To be a successful manger, you need to execute. Whatever task is at hand, one’s ability to execute the assignment will demonstrate you and your teams are performing at a high level. The four phases of execution are to create a plan, attempt to execute that plan, check to see if you are on track to that plan, and to make adjustments to the plan when needed. To achieve “Best in Class” a manager has to execute well in all four phases. Creating a robust plan normally takes attributes of logic, organization, experience, and the ability to think more long term than short term.
One of the first mistakes a manager might make is to assume they have all the attributes to create best plan. By doing so, they insure they get the plan they want, and in their minds, the plan that offers the lowest risk. Although a manager does have the final decision rights to approve a plan, not gathering the knowledge and experience of others is a miss opportunity for a stronger more robust plan. To create a robust plan, a manager should gather of team of individuals who they consider have the attributes of logic, organization, experience, and the ability to think more long term than short term.
A second mistake a manager might make is to assume the more the merrier to create a plan. Doesn’t it make sense that the larger the team, the more opportunity there is to vet out potential pitfalls in the plan. Bringing in non-logical, non-organized, non-experienced or individuals who like to make decision from the gut can dilute a plan. In many instances, non-logical, gut driven people might be the most vocal, or have a strong personality. This type of person can do more harm to the planning process by suppressing communication and idea.
Another mistake a manager might make is to assume his team has all the attributes to create a robust plan. Not going out and seek knowledge, experience, or attributes outside ones department can be another miss opportunity. Of course this might not be necessary if a manager has the “Dream Team” under his supervision. This is rarely the case, and a good manager will always look to see if there are outside people that can add value to the planning process.
You now have your plan which consists of a series of tasks, who are assigned those tasks, and the established timeline. It is time to execute. At this point you need to assess your execution team. On the projects you might have individuals that are highly driven, experienced, and good decision makers. For these people, the best thing you can do is stay out of their way. For any individual that are highly driven, but very inexperienced your best bet is to direct them. Tell them exactly what to do and how to do it.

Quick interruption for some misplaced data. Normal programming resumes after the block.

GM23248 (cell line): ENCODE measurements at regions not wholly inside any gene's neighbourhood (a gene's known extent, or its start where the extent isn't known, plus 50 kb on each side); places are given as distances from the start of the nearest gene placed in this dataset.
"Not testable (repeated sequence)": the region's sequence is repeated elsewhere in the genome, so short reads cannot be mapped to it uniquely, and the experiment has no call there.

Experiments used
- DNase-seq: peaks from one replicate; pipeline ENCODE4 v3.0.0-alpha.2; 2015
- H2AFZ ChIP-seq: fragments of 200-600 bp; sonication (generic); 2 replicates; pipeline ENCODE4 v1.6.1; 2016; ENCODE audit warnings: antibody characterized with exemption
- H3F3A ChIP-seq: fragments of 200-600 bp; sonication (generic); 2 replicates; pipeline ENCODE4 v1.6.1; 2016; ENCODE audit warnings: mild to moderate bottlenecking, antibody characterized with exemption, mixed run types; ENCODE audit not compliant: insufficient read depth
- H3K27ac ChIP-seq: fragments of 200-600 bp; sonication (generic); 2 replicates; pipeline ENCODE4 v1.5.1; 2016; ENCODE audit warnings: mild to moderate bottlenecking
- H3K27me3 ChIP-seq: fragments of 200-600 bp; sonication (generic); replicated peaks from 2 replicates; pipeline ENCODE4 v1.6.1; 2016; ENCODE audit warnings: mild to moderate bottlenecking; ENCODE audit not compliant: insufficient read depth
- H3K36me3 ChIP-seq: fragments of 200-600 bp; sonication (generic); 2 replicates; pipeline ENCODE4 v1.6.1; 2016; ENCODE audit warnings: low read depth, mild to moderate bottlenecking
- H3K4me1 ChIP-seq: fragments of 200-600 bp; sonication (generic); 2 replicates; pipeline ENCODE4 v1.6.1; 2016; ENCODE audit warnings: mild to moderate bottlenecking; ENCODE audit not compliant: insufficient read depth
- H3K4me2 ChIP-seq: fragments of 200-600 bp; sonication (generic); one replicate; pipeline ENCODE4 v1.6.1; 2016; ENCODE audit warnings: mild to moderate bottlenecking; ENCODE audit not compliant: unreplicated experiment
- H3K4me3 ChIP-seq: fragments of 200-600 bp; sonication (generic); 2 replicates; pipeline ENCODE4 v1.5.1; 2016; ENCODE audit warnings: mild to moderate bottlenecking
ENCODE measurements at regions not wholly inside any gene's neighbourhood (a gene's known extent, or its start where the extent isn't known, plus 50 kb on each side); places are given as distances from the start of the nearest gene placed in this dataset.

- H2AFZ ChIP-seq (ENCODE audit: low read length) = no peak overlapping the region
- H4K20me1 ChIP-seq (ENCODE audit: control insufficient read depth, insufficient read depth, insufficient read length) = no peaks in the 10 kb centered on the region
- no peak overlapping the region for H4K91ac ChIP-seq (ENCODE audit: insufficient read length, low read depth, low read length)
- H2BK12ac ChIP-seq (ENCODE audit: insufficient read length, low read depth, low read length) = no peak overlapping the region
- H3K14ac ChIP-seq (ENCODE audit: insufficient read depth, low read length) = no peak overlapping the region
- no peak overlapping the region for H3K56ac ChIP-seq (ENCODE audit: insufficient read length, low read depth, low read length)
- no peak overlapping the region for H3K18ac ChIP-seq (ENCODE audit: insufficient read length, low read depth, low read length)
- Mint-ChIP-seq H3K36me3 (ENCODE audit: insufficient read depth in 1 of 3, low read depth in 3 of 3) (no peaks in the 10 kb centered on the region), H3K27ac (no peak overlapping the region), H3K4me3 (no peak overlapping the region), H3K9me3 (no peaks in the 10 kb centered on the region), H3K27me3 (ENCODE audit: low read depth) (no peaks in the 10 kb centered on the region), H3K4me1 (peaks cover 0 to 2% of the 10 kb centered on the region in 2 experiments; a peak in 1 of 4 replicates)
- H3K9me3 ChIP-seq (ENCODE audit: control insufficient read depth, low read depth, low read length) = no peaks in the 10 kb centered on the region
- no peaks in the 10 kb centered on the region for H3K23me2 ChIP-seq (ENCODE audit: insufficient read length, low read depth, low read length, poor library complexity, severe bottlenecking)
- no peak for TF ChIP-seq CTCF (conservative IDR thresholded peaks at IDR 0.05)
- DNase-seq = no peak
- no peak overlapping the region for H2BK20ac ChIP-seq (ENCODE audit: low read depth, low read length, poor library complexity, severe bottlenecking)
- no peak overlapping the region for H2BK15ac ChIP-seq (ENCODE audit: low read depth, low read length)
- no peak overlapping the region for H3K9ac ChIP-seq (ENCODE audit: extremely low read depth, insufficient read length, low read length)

The key for success is managing the not highly driven or the semi-experienced individual. The semi-experience requires coaching along the way. This does not mean hovering or micro-managing, but this means checking in to see “How’s it going” and infusing knowledge and experience. Most of the time this coaching is well received since they want to be successful as much as you want them to be.
The lowly or non-driven individual are the most difficult to manage. They might be a good employee but just a “B” type personality. They might a negative attitude, or have a miss guided focus. They might be people you would replace if you could, but for now, they are all you have. A common mistake is to let them off the hook for their behavior. These people still have to know the responsibility they bring for the success of the project. Both directing and coaching are needed depending the individual. A manager’s involvement is critical to success. A manager who is not involved or present to offer direction and coaching may become frustrated because the team is taking an inefficient path to completion.
Now that the team is making progress towards their goal, it is crucial you take the time to evaluate if you are ahead or behind your plan. Each plan should have around six to ten milestones in which progress can be monitored. As expected, the highly driven, experienced, good decision makers are exceeding expectations, and the lowly or non-driven individuals might be struggling to meet expectations. It might have nothing to do with the team but there might be some special circumstances that derailed progress. Whatever it is, progress must be measured, or erosion to the timeline may be occurring without you knowing how much time has been lost.
The final phase is actually making adjustments to the plan. Do bring in new people or you can change people’s roles more in line to where they might bring value. If the plan itself appears to be flawed, it sometimes better to change the plan, or abandon the plan altogether and rewrite a new plan. A strong manager will make adjustment at each milestone to maximize efficiency.
Managing is like sailing a boat from San Francisco to Hawaii. The course will not be straight. The crew might not be all experienced sailors. The weather and winds might be against you. But the captain keeps his eyes on the destination and adjusts along the way.
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